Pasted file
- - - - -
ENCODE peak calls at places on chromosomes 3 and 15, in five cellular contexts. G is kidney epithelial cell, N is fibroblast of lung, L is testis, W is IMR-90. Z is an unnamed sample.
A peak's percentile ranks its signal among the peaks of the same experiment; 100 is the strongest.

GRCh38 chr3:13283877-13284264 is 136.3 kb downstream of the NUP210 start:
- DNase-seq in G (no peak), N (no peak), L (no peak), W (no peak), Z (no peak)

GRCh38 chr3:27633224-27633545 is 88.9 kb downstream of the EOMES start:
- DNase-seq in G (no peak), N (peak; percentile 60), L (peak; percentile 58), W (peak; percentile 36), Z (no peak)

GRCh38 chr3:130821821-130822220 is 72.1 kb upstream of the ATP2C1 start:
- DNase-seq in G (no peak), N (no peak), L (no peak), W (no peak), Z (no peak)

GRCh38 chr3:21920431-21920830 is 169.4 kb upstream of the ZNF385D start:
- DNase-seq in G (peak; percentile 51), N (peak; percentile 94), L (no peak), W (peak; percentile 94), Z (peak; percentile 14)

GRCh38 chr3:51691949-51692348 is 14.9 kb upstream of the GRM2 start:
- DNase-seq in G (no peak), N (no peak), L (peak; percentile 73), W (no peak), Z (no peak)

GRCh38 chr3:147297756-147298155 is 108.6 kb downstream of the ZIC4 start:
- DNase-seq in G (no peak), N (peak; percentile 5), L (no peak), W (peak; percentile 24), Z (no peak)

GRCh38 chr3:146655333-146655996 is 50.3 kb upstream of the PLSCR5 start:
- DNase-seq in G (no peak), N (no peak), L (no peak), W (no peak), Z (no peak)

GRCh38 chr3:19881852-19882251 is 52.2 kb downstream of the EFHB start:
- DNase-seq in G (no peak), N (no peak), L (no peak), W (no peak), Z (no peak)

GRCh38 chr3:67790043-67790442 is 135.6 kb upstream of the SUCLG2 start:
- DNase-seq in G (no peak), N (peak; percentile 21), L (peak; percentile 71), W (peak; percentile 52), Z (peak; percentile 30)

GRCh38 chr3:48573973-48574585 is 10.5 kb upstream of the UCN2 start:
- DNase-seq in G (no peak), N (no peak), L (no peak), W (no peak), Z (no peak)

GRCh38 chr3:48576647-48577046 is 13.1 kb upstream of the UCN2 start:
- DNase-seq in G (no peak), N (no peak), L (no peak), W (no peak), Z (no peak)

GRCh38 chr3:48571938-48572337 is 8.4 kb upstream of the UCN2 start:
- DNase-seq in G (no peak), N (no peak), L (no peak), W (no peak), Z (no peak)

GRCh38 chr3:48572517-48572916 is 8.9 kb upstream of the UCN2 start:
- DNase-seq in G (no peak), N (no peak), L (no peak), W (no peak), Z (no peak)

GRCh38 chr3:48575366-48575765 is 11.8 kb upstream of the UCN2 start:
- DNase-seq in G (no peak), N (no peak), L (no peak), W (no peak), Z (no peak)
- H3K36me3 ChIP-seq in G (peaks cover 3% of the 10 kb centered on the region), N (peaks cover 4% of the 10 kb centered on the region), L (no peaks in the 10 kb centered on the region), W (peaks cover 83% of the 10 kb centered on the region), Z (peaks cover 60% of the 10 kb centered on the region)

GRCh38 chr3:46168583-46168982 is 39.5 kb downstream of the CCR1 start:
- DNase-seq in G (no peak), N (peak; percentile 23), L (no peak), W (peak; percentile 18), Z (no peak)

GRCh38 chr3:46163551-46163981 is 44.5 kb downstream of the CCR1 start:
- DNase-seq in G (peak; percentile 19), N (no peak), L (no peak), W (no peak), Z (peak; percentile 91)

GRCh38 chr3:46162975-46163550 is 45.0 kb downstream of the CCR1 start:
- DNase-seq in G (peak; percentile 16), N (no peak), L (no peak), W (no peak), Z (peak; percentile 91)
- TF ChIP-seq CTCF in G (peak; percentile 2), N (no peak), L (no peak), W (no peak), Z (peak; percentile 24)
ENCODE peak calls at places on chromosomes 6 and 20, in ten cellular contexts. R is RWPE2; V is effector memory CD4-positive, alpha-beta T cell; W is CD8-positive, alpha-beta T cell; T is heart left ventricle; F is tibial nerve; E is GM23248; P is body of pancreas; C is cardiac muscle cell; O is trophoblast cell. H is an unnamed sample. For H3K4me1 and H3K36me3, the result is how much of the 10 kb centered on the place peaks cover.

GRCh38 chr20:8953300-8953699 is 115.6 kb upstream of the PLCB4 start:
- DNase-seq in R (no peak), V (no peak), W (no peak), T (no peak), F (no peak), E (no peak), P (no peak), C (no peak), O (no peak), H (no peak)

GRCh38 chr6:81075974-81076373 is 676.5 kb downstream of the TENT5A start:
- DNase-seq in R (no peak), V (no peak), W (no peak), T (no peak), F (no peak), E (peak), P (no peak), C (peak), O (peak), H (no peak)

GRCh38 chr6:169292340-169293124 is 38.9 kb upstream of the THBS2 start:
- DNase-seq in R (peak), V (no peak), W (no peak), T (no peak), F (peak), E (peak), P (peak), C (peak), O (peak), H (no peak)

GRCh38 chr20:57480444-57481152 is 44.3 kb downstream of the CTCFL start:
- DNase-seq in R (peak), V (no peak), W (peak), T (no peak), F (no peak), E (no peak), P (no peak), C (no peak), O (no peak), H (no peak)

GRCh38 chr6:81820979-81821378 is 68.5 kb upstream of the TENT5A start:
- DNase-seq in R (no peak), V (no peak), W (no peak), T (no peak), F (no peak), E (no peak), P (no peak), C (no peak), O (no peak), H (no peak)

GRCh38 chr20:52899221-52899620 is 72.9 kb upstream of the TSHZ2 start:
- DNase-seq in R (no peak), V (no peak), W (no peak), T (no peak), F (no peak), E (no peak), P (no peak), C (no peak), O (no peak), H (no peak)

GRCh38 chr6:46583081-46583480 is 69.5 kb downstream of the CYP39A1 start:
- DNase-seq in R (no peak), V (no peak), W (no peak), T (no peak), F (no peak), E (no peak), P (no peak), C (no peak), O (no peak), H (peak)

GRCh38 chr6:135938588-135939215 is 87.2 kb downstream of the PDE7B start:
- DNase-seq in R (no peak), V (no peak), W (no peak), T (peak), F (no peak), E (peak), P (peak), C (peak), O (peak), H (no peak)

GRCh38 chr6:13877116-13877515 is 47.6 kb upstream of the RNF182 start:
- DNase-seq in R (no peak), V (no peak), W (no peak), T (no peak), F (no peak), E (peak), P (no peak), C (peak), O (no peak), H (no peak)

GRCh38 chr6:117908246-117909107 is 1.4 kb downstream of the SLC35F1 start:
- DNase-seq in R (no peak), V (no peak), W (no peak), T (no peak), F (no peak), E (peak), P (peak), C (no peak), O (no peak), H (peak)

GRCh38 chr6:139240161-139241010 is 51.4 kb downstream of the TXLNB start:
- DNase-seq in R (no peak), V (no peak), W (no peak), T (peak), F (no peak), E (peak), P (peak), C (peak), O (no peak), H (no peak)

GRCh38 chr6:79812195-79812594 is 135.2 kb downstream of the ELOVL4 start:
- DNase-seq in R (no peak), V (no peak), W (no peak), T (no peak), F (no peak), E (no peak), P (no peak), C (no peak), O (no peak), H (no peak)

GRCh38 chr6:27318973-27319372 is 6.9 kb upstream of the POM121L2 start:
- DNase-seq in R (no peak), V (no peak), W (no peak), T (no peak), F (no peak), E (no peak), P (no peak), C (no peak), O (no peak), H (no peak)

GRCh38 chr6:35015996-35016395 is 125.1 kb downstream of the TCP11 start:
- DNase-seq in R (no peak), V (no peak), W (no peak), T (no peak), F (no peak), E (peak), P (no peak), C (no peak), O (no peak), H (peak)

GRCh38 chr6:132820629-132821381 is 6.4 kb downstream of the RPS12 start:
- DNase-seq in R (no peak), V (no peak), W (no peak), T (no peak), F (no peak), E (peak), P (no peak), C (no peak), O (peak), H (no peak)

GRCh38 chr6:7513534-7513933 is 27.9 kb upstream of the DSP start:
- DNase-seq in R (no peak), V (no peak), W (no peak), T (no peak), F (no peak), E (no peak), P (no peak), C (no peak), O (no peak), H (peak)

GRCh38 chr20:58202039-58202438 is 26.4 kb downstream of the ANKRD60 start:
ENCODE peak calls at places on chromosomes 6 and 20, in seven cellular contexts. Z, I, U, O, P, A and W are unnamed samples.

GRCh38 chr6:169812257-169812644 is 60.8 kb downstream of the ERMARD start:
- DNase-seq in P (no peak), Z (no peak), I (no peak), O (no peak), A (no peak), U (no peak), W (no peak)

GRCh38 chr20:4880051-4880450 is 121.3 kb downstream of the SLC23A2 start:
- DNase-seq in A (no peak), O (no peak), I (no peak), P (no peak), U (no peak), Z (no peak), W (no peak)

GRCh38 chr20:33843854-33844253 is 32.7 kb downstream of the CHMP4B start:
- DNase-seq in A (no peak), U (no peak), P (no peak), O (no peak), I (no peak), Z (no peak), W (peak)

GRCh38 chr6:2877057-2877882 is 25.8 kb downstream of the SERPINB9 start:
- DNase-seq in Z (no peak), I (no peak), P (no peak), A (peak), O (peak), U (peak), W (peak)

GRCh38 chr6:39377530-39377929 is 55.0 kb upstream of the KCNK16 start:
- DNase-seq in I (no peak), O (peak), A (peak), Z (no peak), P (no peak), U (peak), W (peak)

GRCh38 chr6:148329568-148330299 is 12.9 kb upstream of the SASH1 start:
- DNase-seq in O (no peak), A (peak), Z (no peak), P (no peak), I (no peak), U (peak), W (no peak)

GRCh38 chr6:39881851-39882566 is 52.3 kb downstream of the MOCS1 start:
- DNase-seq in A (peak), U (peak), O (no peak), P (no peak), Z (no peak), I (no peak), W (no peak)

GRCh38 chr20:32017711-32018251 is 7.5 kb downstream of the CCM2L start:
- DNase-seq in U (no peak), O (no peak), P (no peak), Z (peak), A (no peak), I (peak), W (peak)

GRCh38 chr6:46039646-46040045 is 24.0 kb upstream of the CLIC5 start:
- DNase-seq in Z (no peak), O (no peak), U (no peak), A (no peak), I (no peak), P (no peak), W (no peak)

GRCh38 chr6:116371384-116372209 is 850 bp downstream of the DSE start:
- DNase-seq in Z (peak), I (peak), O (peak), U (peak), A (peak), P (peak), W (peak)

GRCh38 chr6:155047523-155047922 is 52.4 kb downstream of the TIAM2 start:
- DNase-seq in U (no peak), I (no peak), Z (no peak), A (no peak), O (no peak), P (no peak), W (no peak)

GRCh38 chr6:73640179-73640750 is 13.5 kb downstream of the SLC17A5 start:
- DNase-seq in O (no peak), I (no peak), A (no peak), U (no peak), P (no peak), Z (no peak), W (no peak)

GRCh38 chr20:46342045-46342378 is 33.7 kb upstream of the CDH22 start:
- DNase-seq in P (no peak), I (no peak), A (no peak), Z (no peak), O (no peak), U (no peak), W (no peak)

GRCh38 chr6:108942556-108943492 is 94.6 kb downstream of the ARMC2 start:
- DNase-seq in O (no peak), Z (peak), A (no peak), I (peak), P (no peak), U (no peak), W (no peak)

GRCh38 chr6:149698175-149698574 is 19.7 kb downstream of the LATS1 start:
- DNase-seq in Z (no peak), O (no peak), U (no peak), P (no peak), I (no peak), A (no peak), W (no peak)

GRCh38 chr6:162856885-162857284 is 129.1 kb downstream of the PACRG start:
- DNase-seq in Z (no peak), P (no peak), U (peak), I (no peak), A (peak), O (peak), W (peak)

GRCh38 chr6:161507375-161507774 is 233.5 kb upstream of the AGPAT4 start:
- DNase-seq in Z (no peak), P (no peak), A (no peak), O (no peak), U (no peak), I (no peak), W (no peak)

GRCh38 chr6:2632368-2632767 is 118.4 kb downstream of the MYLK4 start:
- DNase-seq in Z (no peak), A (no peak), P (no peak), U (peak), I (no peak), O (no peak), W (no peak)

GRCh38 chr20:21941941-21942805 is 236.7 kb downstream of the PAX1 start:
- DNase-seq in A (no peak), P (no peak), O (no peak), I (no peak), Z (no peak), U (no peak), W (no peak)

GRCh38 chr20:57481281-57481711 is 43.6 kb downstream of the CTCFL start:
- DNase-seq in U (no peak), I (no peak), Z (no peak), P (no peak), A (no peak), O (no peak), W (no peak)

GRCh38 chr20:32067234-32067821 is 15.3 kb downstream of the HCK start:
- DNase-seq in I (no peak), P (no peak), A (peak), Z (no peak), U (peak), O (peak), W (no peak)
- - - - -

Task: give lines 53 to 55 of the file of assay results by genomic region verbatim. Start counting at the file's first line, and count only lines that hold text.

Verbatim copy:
- DNase-seq in R (no peak), V (no peak), W (no peak), T (no peak), F (no peak), E (no peak), P (no peak), C (no peak), O (no peak), H (peak)

GRCh38 chr6:135938588-135939215 is 87.2 kb downstream of the PDE7B start:
- DNase-seq in R (no peak), V (no peak), W (no peak), T (peak), F (no peak), E (peak), P (peak), C (peak), O (peak), H (no peak)